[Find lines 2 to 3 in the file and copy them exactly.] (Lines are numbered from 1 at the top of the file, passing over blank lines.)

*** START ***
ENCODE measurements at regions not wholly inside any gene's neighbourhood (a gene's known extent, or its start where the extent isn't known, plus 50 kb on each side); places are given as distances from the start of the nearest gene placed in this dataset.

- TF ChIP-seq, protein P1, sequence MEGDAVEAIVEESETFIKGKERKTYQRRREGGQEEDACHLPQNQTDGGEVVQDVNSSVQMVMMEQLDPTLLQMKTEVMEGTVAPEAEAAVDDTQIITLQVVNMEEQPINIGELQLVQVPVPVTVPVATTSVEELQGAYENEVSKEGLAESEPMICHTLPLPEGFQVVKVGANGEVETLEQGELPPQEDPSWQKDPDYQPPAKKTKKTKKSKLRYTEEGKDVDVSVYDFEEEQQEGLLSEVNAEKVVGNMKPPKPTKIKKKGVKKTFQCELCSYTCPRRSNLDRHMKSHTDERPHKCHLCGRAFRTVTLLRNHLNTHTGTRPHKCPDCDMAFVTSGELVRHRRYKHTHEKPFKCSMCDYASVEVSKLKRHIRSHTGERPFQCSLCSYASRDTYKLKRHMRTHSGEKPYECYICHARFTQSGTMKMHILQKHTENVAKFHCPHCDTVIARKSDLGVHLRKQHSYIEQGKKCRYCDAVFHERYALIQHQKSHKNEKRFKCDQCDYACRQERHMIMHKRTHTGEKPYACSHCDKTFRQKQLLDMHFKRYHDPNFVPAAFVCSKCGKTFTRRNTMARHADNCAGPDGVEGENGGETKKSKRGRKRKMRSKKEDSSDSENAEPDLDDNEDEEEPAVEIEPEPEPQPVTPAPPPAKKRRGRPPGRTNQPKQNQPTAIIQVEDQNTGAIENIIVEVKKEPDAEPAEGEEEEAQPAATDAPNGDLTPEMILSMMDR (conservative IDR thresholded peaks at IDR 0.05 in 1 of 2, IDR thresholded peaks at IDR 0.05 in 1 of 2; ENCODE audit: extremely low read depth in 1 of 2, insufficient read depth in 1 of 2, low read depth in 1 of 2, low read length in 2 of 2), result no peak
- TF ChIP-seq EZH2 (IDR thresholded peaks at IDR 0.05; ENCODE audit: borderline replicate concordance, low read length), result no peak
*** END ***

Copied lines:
- TF ChIP-seq, protein P1, sequence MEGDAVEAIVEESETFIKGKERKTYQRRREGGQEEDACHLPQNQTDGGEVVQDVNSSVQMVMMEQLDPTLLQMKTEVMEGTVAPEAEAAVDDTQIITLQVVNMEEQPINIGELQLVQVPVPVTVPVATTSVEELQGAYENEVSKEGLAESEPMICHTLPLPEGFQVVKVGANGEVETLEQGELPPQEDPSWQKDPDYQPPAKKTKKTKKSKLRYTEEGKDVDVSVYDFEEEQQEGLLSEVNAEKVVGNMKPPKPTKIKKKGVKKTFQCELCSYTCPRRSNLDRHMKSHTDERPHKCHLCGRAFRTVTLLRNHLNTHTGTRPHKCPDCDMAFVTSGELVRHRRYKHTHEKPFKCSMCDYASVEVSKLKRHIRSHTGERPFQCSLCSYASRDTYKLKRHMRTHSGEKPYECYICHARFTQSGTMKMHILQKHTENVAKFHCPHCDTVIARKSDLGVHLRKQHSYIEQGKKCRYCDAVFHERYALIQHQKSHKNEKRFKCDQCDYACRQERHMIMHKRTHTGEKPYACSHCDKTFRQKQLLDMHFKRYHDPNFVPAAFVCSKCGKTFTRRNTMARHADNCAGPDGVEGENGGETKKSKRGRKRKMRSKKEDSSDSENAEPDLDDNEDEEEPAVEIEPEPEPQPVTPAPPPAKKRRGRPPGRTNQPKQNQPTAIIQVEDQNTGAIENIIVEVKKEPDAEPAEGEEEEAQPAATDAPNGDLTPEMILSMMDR (conservative IDR thresholded peaks at IDR 0.05 in 1 of 2, IDR thresholded peaks at IDR 0.05 in 1 of 2; ENCODE audit: extremely low read depth in 1 of 2, insufficient read depth in 1 of 2, low read depth in 1 of 2, low read length in 2 of 2), result no peak
- TF ChIP-seq EZH2 (IDR thresholded peaks at IDR 0.05; ENCODE audit: borderline replicate concordance, low read length), result no peak